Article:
Food Books I Love: Memoir of the Sunday Brunch by Julia Pandl

Food can stir up memories like almost nothing else. Perhaps it’s because we eat with so many of our senses at once? Take coffee for instance. I hardly ever drink it, I’m more of a tea girl, but the smell of coffee brewing in the morning makes me think of my dad every time. I blink and I’m seven years old, the smell wafting into my bedroom where I’m still warm under the covers and half asleep, knowing he’s up and getting ready to leave for work, waiting for him to come kiss me goodbye, his mustache tickling my cheek and the smell of coffee on his breath.

Or blueberry pancakes. While a lovely idea, the sight, the smell, or (god forbid!) the taste of them will forever start my stomach quivering with the memory of a particularly bad flu I had as a child. I’ll leave it at that.

I’ve talked about this idea before. Here in reference my grandma, and how she is so connected to Italian food in my mind that almost anything with red sauce conjures her up before my very eyes. And here, when I told you about this decidedly un-hip Snickerdoodle, one bite of which drops me in the middle of the kitchen floor in my childhood home.

It’s a theme I can’t help repeating though. It is the key to why food holds such an important place in my life. It turns out I’m not the only one. In the book I just finished reading, Memoir of the Sunday Brunch, food is the center around which Julia Pandl’s family orbits.

Memoir of the Sunday Brunch

Her parents own a restaurant and, at the age of 14, Pandl is conscripted into the family business just like her eight (!) brothers and sisters before her. The coming-of-age story that unfolds from this event is punctuated with food: from a scarring breakfast sausage to smoked trout with a hangover to fiscal responsibility as taught by a can of peanuts.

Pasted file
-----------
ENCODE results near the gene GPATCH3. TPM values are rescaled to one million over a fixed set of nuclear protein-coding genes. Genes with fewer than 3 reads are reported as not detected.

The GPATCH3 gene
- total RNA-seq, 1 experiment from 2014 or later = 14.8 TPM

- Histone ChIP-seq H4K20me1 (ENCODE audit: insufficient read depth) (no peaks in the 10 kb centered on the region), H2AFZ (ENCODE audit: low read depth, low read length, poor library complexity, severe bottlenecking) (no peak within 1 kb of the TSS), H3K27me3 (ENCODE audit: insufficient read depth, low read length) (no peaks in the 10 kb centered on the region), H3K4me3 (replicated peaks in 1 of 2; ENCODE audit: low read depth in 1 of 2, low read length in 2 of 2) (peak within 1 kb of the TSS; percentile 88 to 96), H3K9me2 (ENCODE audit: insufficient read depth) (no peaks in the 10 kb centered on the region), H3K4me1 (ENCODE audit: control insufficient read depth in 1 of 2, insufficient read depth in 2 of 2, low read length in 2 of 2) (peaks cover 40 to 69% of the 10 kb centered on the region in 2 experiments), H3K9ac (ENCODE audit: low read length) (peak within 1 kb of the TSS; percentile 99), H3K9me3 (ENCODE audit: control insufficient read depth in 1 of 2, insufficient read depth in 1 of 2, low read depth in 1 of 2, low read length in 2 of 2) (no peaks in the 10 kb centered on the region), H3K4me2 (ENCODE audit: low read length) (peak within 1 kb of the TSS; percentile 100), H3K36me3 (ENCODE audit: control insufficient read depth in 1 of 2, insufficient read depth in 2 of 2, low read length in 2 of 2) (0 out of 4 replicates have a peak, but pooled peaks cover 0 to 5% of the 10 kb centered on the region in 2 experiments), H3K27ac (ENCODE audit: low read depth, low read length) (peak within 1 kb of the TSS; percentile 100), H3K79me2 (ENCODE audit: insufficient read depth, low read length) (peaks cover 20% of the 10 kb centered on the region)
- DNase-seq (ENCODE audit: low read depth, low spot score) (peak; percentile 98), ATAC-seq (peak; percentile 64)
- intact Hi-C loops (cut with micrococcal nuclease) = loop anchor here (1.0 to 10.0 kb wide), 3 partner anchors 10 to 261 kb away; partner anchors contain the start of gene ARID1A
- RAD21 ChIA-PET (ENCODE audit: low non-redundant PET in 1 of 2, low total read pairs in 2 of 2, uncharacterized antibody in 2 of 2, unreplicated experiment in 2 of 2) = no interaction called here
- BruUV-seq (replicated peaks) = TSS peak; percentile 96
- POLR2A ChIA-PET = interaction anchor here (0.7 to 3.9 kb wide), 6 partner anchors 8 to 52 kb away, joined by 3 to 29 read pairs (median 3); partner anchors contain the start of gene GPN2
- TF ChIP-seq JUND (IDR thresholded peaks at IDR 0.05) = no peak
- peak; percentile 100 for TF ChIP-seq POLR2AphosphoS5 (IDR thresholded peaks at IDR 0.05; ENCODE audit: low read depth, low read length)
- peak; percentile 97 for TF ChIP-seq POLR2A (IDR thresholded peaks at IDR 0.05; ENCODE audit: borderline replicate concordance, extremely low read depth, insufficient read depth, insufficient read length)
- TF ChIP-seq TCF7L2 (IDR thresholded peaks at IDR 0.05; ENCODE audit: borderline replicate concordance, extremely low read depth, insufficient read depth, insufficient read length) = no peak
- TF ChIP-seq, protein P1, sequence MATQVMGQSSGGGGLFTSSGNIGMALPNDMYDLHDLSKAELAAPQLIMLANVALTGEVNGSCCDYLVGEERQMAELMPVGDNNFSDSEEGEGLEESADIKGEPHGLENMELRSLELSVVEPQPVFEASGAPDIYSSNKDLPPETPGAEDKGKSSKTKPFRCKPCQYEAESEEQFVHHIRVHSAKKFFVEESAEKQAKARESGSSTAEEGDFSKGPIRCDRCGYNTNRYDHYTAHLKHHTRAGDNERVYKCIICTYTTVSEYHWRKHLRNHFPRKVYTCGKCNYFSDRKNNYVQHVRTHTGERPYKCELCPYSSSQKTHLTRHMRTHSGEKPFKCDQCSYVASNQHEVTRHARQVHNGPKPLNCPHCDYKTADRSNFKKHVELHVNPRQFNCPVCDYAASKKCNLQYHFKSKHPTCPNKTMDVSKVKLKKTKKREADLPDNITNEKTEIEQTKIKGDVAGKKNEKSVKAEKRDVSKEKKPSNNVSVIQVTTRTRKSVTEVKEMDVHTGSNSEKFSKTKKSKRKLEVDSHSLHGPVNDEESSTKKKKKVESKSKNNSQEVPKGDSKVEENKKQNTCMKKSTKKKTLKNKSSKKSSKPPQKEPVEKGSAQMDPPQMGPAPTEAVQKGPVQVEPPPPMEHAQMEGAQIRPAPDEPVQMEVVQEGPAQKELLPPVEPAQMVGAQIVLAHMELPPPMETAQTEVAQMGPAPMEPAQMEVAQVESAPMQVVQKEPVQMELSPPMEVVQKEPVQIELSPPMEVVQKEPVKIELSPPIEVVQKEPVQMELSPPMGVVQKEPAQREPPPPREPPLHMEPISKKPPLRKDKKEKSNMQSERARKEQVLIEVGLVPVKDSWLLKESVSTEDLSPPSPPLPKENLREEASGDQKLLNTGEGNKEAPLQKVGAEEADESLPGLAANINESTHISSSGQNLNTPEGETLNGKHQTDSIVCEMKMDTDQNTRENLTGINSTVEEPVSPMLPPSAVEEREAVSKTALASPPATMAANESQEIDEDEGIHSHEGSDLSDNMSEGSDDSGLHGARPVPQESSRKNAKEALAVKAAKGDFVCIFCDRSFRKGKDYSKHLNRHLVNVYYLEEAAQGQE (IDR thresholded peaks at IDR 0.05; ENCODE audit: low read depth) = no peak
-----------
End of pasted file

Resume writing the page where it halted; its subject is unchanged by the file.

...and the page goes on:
It is certainly cliché to say “I laughed, I cried…,” but I did both. Pandl has an understated, self-effacing, but steady humor that had me chuckling through much of the book. And when fear, loss, and grief creep in and take that humor’s place, as they of course do in life, they are all the more moving for its absence.

The book is broken into two distinct halves. In the first we grow up with Pandl and get to know her family, especially her parents, through the lens of the restaurant, Pandl’s in Bayside. In the second half, we go along for the ride as Pandl wrestles with life, examines her faith, and explores her relationship with her parents. My only slight complaint is that the halves are too starkly different. That one moment I’m surrounded by the warm, comforting smell of brunch in the restaurant and the next I don’t get so much as a pancake for chapters. That is also, I suppose, how life is though. You think you’ve figured out what your life is all about and then it turns out that’s not it at all. The loss of what we think is important can be one of the surest ways to show us what is truly important.

For Pandl and her family, as for me and I’m sure many others, food is the vehicle through which memories are formed. It is the catalyst for them to be shared and related to. Ultimately, however, it is the people we love who are the substance of our memories and the true sustenance of our lives.

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